A video released this week by Greyhound advocacy group Grey2K USA shows horrifying injuries incurred at the Tri-State Racetrack in Cross Lanes, West Virginia—highlighting the suffering of racing dogs across the United States.
“According to newly obtained state records, at least 3,208 greyhound injuries have been reported at this track since 2005, and nearly 200 dogs have died. Further, it’s likely that the actual number of injuries is even higher, as the state still refuses to produce several months of records,” Grey2K said in an email to supporters.
Grey2K Executive Director Carey Theil told West Virginia’s Charleston Daily Mail that "in terms of the raw number of injuries, this is the largest we have seen for a single track by far."
Though ASPCA racing specialist Ann Church called Tri-State Racetrack’s injury record “appalling,” she emphasized that the injuries were not at all uncommon. “This is what happens at all Greyhound racing tracks, and that is why we are making the end of racing a priority within the ASPCA.”
Shocking undercover video footage recently released by GREY2K USA, a nonprofit organization dedicated to ending Greyhound racing nationwide, clearly depicts muzzled greyhounds confined to small, stacked cages in dark rooms for extended periods of time. The video, filmed in August 2010 at Arizona’s Tucson Greyhound Park, also confirms that the dogs are fed meat from diseased animals to reduce costs and are denied proper exercise and human interaction.
The Tucson Dog Protection Act, passed in 2008, mandates that dogs housed at Tucson Greyhound Park be let out of their cages for at least six hours per day and cannot be fed raw, diseased meat. The ASPCA has taken immediate action, demanding that the city of South Tucson ensure compliance with that law.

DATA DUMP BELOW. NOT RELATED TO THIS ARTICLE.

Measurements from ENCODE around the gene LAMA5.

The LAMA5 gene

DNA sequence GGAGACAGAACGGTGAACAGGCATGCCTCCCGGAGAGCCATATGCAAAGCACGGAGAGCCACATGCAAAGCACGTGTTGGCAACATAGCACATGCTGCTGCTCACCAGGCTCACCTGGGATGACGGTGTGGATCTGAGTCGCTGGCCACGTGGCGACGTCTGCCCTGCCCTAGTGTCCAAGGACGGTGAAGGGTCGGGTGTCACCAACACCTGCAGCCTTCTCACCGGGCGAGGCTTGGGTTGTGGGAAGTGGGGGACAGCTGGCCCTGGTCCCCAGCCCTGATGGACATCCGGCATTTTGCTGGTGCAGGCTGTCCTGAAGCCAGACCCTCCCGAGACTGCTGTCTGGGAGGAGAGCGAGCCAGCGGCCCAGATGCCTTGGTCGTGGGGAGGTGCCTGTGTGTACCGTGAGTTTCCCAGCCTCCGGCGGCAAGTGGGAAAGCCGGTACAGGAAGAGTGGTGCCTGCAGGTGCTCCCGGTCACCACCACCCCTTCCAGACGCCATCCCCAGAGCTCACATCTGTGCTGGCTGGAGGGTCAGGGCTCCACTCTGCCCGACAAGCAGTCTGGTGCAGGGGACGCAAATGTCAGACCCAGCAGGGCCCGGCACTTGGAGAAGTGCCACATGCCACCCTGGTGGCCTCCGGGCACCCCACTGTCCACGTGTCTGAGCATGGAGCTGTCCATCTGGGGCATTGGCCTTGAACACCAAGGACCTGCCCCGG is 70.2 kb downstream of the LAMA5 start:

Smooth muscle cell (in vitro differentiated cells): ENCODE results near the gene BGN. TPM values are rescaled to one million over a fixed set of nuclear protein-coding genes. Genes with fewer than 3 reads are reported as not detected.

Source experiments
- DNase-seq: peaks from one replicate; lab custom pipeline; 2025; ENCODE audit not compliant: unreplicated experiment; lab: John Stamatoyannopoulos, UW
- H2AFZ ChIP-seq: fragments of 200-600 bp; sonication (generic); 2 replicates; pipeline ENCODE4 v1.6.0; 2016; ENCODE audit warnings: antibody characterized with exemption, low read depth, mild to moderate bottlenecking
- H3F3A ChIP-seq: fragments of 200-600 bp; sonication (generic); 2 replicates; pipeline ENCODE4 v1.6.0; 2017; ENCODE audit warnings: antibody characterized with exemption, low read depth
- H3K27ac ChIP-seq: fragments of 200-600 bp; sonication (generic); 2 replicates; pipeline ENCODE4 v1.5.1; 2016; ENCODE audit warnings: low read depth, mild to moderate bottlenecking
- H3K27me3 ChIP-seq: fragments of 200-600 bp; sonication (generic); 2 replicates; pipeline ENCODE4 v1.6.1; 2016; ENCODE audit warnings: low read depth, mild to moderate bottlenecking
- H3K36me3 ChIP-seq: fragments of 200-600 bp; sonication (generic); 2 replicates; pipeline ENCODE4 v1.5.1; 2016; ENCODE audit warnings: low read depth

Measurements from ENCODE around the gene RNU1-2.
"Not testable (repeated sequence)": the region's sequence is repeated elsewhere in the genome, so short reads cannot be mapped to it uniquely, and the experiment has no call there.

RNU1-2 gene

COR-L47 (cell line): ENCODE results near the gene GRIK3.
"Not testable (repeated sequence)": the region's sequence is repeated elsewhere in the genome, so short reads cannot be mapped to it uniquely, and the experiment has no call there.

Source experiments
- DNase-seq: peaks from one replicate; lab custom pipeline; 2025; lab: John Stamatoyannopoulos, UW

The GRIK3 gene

“As disturbing as this video is, it’s sadly not surprising,” says Ann Church, ASPCA Senior Director of Government Relations. “The footage only underscores what we already know: Greyhounds endure lives of terrible confinement. The ASPCA is grateful to GREY2K USA for capturing these inhumane conditions and raising awareness about the inherent cruelty of dog racing.”
In 2010, Massachusetts, Rhode Island and New Hampshire passed laws prohibiting Greyhound racing, and 25 Greyhound tracks have closed in the U.S. since 2001. The ASPCA urges Arizona legislators to follow suit and outlaw dog racing in their state.
“Greyhound racing is a dying industry nationwide,” says Church. “There is nothing entertaining about dog racing when you know that these animals are suffering.”
On Wednesday, April 14, the New Hampshire State Senate voted nearly unanimously to pass the Greyhound Protection Act (House Bill 630) to permanently ban the racing of Greyhounds in the Granite State. The bill had already passed the state’s House of Representatives in March, so it now goes to Governor John Lynch, who is expected to sign it into state law.
Thanks for this legislative victory are due in part to the New Hampshire-based members of the ASPCA Advocacy Brigade, who sent 267 emails to their state senators urging support for the act, and to Senator Sheila Roberge, who took the Senate floor to tell the tragic story of Amber, a Greyhound who lost her life in a violent track accident. Amber was one of nearly 1,200 dogs injured while racing in New Hampshire between 2005 and 2008—these injuries included broken legs, paralysis, cardiac arrest and head trauma.
The ASPCA opposes dog racing, which is an inherently cruel form of entertainment. Racing dogs are confined for 20 hours or more a day in small cages, often wearing muzzles; they are bred excessively in the quest for good runners, with the “excess” puppies killed or otherwise discarded; they suffer from inhumane transportation as they’re shuttled from state to state for racing purposes; and they regularly endure serious and fatal injuries.
The nine states that have banned dog racing are: Maine (1993), Virginia (1995), Vermont (1995), Idaho (1996), Washington (1996), Nevada (1997), North Carolina (1998), Pennsylvania (2004) and Massachusetts (2008, effective 2010). For more information about the plight of racing Greyhounds, please visit ASPCA.org/dogracing.